Cream Cheese Biscuits

Prep Time10 mins
Cook Time12 mins
Total Time22 mins
Course: bread
Cuisine: Southern
Servings: 20 biscuits
Author: Virginia Willis

Ingredients

  • 8 ounces cream cheese softened
  • 2 ⁄3 cup butter softened
  • 1 cup self-rising flour divided
  • Softened butter for brushing

Instructions

  • Pulse together the cream cheese, 2⁄3 cup of butter, and 1 cup of the flour two or three times in a food processor fitted with the knife or dough blade. Turn the dough out onto waxed paper and divide into two rounds. Wrap in waxed paper, plastic wrap, or a resealable plastic bag, and refrigerate for at least 30 minutes.
  • When ready to bake, preheat oven to 425 degrees F. Lightly sprinkle a board or other clean surface using some of the reserved flour. Sprinkle the top lightly with flour. With floured hands and a floured rolling pin, roll out one portion of the dough at a time to approximately 1⁄2 inch thick. For each biscuit, dip a 1- to 1 1⁄4-inch biscuit cutter into the reserved flour and cut out the biscuits, starting at the outside edge and cutting very close together, being careful not to twist the cutter. The scraps may be combined to make additional biscuits, although these scraps make tougher biscuits.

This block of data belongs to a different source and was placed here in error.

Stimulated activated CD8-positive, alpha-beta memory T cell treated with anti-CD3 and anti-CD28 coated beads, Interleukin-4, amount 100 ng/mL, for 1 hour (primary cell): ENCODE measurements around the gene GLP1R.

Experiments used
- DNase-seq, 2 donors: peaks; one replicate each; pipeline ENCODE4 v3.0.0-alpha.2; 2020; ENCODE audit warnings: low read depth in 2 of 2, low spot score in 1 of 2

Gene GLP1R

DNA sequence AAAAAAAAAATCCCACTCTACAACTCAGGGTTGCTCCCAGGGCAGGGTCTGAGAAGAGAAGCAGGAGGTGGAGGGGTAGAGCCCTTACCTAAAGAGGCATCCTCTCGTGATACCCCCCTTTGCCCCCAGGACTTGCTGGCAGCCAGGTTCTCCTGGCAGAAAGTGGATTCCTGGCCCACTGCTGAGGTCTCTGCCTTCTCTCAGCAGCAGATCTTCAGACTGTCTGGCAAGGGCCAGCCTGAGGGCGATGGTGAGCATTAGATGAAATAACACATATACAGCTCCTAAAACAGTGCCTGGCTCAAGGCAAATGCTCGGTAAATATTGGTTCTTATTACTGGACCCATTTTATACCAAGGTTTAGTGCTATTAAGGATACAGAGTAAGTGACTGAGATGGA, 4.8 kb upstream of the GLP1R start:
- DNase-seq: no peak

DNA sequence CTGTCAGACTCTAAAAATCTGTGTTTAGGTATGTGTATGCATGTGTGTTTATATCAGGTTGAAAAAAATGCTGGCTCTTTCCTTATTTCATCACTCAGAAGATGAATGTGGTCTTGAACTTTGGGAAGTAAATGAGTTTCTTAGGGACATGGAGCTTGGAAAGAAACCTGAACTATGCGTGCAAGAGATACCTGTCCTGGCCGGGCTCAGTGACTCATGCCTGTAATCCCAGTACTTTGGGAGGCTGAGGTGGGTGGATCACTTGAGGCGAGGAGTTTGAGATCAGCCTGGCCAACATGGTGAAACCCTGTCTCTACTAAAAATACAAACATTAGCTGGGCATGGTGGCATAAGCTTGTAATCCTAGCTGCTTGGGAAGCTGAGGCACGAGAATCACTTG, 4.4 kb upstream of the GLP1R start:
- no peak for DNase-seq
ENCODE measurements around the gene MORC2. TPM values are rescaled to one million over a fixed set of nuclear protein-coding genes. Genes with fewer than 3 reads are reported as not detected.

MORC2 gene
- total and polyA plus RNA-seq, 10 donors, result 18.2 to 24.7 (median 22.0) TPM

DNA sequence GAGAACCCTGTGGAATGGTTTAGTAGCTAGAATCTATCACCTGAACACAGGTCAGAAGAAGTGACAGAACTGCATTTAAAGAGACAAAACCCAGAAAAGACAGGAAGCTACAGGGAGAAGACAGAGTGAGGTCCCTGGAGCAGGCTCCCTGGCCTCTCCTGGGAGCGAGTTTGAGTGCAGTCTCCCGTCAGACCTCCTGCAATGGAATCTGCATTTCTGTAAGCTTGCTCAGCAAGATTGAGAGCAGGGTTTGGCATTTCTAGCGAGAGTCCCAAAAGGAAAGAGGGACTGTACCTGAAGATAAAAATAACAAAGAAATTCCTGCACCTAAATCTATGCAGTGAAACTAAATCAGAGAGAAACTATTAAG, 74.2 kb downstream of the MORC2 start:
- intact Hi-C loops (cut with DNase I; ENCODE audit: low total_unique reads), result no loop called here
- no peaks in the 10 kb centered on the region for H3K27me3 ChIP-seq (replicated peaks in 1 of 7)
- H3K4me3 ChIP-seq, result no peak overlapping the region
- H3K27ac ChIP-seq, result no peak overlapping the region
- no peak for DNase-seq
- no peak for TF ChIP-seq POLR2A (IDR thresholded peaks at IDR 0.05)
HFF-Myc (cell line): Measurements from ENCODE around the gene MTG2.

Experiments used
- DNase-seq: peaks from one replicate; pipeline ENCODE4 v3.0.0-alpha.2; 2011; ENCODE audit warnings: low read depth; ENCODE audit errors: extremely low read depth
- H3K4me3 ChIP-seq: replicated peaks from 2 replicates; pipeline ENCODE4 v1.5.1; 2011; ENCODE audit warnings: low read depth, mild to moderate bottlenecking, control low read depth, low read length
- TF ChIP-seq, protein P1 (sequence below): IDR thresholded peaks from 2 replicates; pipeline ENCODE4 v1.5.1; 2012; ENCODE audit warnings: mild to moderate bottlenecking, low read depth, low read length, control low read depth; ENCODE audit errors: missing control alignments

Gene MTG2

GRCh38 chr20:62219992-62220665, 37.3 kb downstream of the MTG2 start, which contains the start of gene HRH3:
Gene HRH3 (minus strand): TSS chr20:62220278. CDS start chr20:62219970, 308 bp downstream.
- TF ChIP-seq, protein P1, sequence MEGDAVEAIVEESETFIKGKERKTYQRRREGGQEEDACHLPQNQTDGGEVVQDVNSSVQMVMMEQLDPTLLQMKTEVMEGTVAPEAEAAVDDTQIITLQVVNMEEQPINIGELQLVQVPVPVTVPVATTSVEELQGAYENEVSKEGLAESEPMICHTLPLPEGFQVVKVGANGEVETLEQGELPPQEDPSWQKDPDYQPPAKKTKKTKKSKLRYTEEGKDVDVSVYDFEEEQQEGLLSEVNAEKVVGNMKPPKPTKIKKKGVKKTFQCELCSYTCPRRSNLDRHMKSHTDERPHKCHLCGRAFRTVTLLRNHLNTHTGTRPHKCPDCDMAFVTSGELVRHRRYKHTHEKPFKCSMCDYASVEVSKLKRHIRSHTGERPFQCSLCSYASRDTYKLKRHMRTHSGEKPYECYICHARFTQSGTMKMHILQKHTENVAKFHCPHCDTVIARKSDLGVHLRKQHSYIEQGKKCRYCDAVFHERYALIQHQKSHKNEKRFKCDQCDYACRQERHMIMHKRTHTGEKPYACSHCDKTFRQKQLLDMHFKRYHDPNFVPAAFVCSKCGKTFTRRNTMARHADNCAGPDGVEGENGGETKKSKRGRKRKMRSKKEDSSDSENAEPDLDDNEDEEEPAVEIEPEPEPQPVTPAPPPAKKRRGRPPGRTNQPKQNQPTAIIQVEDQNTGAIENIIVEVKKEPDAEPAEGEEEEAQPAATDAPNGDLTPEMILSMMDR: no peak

• Using a metal spatula if necessary, move the biscuits to an ungreased baking sheet, placing the biscuits 1 inch apart. Bake the biscuits on the top rack of the oven for a total of 10 to 12 minutes until light golden brown. After 6 minutes, rotate the pan in the oven so that the front of the pan is now turned to the back, and check to see if the bottoms are browning too quickly. If so, slide another baking pan underneath to add insulation and retard browning.
  • Continue baking another 4 to 6 minutes until the biscuits are light golden brown. When the biscuits are done, lightly brush the tops with melted butter. Turn the biscuits out upside down on a plate to cool slightly. Serve hot, right side up. These biscuits may be frozen, unbaked or baked, and reheated.